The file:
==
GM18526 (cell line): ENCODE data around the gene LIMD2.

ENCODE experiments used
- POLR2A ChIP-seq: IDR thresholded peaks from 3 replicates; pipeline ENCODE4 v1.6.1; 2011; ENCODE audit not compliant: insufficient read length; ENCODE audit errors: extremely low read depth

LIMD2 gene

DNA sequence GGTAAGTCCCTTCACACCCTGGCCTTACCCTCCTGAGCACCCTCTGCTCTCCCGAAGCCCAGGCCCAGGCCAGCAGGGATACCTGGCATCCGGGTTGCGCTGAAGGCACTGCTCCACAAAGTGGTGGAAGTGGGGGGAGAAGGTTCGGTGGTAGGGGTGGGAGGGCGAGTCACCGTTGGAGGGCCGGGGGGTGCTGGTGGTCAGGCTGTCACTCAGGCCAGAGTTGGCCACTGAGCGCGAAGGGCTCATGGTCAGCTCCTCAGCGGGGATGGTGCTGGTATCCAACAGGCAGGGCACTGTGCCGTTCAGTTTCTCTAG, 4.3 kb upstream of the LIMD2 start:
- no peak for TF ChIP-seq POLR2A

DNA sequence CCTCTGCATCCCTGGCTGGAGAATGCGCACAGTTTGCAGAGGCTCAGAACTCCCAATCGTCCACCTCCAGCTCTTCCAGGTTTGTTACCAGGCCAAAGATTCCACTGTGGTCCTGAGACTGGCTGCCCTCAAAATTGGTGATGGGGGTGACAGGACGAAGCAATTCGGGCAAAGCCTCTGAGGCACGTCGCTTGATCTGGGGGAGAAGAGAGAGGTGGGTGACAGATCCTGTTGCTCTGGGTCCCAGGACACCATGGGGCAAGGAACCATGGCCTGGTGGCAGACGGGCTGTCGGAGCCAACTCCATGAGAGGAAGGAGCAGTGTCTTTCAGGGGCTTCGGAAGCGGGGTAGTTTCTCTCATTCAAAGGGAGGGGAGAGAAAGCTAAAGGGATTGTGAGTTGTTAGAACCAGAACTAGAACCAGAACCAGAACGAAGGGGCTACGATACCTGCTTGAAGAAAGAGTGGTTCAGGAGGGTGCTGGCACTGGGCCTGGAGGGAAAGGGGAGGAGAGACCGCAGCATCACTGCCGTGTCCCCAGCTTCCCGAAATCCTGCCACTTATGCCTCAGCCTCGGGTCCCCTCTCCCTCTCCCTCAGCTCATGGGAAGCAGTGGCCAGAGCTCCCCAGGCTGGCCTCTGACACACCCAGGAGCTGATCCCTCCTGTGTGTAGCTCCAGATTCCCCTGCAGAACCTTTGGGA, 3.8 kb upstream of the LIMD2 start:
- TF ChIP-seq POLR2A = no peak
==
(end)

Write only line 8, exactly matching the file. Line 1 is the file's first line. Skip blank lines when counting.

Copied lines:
- TF ChIP-seq POLR2A = no peak